Once the evaluation system is in operation, ESA will support EPFL to assess this potential impact on new space missions. The agency will also occupy a seat on the Space Sustainability Assessment Advisory Board and continue to support in many other ways.
Reward good behavior
Satellites have become the backbone of the modern economy, providing many important services such as navigation services, telecommunications, weather forecasts, climate monitoring and television broadcasting. Human reliance on space infrastructure is set to increase exponentially with the launch of a large constellation of small satellites designed to facilitate global Internet access, among other important services. ..
There are currently nearly 4,000 active satellites in orbit, including the inhabited outposts of the International Space Station and the Tiangong Space Station, which are currently under construction.
This number is set to increase exponentially as more organizations from more countries are preparing to launch new missions. This inevitably increases the risk of collisions and raises questions about the economically important near-earth orbital capacity to safely and sustainably accommodate a large number of aircraft.
By voluntarily participating in the new SSR system, spacecraft operators, launch service providers, and satellite manufacturers will receive one of four levels of certification that can be widely promoted to demonstrate their commitment to sustainability. You can secure it.
Increase transparency and do it right
This is expected to increase transparency without disclosing mission-sensitive or proprietary commercial information and encourage good action by other stakeholders in addressing space debris issues. A favorable score for a particular rated operator can, for example, reduce insurance costs or improve funding terms from financial backers.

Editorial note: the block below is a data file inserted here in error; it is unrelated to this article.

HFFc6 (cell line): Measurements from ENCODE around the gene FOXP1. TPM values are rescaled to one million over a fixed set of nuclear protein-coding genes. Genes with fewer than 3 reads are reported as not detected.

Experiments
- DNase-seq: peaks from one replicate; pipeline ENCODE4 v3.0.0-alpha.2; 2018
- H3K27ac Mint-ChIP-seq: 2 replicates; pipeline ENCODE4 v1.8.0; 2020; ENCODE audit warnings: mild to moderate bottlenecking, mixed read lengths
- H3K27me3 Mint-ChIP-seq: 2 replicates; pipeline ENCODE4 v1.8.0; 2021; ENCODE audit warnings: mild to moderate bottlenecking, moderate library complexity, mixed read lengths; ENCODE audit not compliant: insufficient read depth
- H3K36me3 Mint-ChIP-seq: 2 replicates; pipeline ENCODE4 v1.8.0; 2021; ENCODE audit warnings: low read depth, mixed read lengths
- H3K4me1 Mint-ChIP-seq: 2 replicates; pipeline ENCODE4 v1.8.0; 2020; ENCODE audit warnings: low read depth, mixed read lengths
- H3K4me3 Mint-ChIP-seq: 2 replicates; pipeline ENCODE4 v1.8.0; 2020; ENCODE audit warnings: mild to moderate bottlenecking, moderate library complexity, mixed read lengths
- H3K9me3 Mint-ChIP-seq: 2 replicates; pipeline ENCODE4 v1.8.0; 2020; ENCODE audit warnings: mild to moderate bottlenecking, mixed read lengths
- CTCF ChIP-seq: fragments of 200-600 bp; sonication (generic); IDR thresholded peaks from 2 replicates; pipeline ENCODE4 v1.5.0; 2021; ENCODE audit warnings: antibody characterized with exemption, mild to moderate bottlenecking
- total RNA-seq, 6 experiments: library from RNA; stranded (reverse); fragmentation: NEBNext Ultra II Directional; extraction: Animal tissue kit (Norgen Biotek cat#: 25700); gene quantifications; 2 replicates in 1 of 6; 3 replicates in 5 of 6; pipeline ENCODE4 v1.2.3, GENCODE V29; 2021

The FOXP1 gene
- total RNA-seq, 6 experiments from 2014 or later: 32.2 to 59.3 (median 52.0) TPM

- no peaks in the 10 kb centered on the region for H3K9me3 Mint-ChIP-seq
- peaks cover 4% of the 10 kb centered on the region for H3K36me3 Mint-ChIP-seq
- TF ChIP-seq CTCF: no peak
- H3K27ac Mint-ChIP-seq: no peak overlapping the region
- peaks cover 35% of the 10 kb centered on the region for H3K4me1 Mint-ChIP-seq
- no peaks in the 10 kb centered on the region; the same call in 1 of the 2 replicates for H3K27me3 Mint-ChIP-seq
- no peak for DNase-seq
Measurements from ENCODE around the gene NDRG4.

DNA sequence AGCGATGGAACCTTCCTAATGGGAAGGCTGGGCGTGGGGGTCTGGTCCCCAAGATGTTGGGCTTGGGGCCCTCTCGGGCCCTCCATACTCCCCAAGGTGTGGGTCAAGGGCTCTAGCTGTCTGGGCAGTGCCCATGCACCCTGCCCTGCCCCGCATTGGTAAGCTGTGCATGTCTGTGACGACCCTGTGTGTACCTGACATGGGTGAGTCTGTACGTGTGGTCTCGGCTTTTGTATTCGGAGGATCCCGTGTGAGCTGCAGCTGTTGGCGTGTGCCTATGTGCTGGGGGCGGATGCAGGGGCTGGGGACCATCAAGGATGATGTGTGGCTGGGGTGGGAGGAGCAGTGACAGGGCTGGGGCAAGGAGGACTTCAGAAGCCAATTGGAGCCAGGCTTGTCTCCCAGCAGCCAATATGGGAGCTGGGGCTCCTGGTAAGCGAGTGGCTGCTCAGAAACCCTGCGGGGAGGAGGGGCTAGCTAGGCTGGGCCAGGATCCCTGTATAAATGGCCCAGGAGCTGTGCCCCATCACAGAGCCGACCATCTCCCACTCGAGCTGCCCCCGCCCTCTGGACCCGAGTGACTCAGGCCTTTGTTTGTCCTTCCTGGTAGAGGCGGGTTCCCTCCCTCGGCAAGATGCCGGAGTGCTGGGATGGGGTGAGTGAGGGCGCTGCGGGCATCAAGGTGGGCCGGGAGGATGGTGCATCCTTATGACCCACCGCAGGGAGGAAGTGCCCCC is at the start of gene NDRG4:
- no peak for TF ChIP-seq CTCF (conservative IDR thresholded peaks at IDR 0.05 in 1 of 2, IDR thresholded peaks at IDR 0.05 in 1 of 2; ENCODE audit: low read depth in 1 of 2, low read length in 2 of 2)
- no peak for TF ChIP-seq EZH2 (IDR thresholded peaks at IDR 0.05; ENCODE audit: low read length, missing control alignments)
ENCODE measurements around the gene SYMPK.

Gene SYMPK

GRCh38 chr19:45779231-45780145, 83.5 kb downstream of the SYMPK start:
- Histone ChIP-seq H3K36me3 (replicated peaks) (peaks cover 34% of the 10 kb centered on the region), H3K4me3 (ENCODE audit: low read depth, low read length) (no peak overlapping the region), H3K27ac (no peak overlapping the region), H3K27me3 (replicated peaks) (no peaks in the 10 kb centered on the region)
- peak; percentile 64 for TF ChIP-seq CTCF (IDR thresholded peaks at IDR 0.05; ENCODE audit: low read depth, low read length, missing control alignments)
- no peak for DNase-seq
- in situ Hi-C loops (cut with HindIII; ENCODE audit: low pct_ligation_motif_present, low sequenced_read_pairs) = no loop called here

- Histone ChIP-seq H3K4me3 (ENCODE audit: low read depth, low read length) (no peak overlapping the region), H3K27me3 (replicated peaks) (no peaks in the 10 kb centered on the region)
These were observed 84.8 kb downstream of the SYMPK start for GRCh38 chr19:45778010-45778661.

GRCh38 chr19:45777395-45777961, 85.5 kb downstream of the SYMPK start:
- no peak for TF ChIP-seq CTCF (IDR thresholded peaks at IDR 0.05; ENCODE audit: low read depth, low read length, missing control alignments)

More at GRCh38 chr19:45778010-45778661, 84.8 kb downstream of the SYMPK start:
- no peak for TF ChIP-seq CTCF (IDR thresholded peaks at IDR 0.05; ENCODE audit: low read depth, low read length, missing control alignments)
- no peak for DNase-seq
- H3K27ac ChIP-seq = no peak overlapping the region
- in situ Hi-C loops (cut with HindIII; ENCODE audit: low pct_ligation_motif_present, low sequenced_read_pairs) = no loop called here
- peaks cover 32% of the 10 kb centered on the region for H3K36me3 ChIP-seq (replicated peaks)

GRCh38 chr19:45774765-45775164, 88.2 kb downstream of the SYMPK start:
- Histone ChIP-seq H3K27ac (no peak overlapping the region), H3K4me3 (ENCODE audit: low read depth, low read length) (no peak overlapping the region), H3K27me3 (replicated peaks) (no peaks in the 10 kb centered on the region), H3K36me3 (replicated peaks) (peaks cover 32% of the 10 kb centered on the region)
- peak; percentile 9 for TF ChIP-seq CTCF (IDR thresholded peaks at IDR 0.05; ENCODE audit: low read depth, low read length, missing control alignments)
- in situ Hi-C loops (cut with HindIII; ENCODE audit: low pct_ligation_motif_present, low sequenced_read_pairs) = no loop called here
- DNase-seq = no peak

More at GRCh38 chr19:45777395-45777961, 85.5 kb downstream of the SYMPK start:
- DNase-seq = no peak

Historical space ghosts-old satellite and rocket objects-are scattered in Earth’s orbit. It is important not to repeat the mistakes of the past while the mission to remove some of these objects is being developed. The Space Sustainability Rating plays an important role in the responsible use of space and a wide range of measures to ensure a sustainable future for all.
About the sustainability evaluation of the universe
Over the two-year development period of SSR space The industry is working on the evolution of rating systems and there is already widespread interest in this new tool. Several companies, such as Airbus, Astroscale, AXA XL, elseco, Lockheed Martin, Planet, SpaceX and Voyager Space Holdings, are actively supporting the concept of SSR and are interested in joining it once it is published. I am. For more information, please visit the World Economic Forum website.
European Space Agency
Quote: Space Sustainability Assessment (June 18, 2021) to shed light on the issue of debris from https: //phys.org/news/2021-06-space-sustainability-debris-problem.html 2021 Acquired on June 18, 2014